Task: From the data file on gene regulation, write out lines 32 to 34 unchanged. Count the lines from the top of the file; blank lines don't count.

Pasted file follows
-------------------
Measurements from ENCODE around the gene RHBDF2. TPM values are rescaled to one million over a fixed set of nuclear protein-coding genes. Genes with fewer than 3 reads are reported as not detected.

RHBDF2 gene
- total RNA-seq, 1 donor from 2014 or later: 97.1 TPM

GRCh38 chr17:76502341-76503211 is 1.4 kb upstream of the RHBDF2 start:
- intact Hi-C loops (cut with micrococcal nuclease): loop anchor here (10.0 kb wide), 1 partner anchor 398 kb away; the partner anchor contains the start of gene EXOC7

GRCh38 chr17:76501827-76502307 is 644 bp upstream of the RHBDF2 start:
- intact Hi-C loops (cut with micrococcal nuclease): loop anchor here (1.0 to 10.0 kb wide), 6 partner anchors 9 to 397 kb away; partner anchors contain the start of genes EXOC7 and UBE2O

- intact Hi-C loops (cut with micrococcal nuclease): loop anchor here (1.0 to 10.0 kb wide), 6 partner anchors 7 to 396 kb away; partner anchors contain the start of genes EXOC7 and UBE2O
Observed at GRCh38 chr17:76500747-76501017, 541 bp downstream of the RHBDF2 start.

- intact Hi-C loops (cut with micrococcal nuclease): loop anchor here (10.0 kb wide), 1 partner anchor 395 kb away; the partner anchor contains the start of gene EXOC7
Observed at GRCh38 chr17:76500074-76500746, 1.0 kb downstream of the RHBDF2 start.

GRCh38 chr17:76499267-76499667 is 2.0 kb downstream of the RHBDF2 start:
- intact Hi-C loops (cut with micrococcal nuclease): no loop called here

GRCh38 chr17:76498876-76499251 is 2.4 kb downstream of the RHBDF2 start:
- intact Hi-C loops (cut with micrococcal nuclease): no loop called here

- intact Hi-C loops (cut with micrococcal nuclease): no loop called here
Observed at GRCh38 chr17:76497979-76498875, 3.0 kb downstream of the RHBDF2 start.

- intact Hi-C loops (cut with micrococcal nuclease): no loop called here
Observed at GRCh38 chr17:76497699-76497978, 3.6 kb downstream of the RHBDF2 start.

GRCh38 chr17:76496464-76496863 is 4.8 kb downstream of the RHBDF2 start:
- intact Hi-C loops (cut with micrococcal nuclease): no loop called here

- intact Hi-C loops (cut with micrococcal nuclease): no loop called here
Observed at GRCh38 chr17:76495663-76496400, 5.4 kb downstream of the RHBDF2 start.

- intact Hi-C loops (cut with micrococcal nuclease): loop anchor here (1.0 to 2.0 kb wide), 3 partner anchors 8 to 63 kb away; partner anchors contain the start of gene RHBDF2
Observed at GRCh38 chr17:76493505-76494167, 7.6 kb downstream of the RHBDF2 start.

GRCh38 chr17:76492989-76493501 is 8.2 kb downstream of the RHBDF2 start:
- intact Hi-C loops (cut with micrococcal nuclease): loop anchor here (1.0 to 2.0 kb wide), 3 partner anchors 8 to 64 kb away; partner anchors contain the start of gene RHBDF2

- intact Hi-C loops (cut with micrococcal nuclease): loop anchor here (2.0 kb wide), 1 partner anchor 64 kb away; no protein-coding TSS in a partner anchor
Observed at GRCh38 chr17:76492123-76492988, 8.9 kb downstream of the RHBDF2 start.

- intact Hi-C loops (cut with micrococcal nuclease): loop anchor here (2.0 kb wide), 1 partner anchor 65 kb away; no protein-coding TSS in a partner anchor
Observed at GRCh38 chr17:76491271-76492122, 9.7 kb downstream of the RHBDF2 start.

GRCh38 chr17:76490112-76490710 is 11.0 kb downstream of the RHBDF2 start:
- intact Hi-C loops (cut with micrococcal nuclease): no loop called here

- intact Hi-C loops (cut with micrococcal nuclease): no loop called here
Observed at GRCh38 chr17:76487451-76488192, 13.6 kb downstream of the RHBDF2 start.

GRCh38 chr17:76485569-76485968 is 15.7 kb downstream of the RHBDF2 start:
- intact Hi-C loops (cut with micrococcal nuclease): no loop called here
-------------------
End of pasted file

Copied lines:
GRCh38 chr17:76490112-76490710 is 11.0 kb downstream of the RHBDF2 start:
- intact Hi-C loops (cut with micrococcal nuclease): no loop called here

- intact Hi-C loops (cut with micrococcal nuclease): no loop called here